This is a question with no exact answer, since the lateral stress ratio is rarely known.
Chapter 10: In situ and induced stresses discusses this topic in detail. Hoek's Corner provides links to the individual chapters of Practical Rock Engineering.
Other papers on determining in situ stress, include the following:
Sheory, P.R. (1994). A Theory for In Situ Stresses in Isotropic and Transversely Isotropic Rock. Int. J. Rock Mech. Min. Sci. & Geomech. 31(1)23-34
Stacey, T.R. and Wesseloo, J. (1998). In situ stresses in mining areas in South Africa. Journal of the South African Institute of Mining and Metallurgy. November/December: 365-368
Stacey, T.R., Xianbin, Y., Armstrong, R., and Keyter, G.J. (2003). New slope stability considerations for deep open pit mines. Journal of the South African Institute of Mining and Metallurgy. July/August: 373-390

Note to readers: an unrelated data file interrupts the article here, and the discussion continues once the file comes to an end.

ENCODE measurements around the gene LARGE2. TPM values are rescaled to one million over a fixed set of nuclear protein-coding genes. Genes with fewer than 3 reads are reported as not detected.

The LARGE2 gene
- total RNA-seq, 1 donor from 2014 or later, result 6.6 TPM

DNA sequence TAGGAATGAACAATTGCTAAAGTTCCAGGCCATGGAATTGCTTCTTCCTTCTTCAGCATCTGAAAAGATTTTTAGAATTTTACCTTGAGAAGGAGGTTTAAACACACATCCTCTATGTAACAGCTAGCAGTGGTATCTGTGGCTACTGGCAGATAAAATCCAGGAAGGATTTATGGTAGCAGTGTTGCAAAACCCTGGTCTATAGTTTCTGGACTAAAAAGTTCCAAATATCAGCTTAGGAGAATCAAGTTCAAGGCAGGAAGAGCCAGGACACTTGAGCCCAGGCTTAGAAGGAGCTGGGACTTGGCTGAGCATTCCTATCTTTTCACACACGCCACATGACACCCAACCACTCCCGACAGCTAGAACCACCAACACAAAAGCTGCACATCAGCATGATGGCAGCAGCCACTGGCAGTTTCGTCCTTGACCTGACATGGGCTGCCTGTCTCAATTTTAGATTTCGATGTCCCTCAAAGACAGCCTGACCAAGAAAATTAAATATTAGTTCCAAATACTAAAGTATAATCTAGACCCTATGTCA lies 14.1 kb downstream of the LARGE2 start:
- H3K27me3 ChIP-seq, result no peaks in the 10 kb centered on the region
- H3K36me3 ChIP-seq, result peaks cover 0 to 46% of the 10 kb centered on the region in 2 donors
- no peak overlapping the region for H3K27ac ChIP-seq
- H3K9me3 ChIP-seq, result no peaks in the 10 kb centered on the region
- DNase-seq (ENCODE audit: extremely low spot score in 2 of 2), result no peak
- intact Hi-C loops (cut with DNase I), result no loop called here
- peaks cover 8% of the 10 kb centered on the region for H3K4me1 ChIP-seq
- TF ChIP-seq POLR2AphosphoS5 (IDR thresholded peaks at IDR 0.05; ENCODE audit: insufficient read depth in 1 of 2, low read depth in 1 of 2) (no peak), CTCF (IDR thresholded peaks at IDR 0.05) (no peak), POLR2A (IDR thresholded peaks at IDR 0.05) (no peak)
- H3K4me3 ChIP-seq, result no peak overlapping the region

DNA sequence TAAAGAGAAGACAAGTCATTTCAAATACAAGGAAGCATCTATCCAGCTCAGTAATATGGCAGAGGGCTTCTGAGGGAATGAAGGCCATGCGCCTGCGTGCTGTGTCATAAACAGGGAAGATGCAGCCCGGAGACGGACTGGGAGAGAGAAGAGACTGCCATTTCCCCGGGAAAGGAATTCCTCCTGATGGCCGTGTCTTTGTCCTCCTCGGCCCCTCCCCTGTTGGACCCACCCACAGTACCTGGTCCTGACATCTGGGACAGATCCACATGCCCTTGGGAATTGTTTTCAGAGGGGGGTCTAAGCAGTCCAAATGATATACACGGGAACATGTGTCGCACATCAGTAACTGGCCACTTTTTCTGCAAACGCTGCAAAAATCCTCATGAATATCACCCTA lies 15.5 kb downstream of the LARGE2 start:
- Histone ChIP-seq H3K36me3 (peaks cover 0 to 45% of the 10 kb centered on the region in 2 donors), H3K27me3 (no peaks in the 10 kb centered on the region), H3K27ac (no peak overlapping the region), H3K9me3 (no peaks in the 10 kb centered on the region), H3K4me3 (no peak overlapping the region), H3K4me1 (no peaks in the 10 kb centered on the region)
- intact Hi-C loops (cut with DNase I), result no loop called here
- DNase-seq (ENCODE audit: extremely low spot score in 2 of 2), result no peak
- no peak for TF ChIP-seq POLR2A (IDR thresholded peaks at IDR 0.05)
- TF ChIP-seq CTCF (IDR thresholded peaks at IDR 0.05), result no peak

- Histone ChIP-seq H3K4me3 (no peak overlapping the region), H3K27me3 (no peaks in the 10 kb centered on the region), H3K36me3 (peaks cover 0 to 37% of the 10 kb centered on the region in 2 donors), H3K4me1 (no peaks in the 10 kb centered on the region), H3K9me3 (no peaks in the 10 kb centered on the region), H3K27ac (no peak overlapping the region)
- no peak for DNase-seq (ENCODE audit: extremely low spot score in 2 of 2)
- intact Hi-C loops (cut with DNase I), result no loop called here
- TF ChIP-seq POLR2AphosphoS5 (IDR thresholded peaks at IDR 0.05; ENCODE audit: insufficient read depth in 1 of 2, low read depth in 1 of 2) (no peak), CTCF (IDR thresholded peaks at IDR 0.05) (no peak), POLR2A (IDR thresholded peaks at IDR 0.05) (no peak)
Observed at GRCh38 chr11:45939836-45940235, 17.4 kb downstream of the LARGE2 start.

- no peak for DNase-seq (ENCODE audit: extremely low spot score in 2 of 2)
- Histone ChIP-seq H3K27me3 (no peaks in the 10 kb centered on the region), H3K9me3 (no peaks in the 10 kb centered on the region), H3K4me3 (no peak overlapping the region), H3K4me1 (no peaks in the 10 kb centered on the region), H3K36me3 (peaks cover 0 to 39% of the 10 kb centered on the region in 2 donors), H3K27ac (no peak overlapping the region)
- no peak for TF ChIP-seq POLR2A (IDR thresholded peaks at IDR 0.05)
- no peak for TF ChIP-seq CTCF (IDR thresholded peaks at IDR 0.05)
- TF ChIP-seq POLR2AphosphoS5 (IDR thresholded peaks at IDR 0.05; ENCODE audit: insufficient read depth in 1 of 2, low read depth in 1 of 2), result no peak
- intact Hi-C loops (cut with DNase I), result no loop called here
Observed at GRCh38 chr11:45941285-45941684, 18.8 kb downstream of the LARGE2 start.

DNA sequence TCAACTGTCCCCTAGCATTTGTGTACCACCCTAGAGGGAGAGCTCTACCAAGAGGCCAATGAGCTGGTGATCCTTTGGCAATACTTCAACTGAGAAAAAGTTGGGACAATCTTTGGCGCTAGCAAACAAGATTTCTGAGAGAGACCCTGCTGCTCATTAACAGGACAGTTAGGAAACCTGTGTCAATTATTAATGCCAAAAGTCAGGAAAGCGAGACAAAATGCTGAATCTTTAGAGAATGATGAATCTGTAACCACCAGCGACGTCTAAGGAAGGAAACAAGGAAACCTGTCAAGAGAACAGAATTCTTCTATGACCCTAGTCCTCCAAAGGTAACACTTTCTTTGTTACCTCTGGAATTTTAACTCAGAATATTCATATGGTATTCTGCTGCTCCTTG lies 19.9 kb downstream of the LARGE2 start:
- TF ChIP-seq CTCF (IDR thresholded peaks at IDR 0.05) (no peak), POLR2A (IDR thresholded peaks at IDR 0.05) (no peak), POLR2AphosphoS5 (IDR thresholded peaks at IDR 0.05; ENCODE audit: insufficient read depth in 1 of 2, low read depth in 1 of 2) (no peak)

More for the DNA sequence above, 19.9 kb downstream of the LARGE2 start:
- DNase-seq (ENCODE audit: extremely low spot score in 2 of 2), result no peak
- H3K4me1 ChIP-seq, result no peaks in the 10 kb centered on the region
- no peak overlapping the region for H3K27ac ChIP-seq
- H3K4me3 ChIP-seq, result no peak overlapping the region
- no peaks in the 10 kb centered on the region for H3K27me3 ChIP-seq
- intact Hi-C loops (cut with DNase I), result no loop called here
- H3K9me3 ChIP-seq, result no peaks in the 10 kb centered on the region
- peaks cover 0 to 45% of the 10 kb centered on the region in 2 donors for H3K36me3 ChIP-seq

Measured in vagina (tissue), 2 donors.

Grov, E. (2006). The importance of in-situ rock stress in design and construction of sub-surface opening. International Symposium on Utilization of underground space in urban areas. 6-7 November, Sharm El-Sheikh, Egypt.
The above mostly deal with rocks. For soils, Ko=(1-sin(phi)) could be a value to start with if the soil is loose and normally consolidated. Another option is to start with Ko=1 and perform a sensitivity analysis by varying it to see the effect. Starting with Ko as a function of the Poisson ratio may not be the best method, as we have found that this causes weak materials to be initially close to failure, causing a number of modeling issues.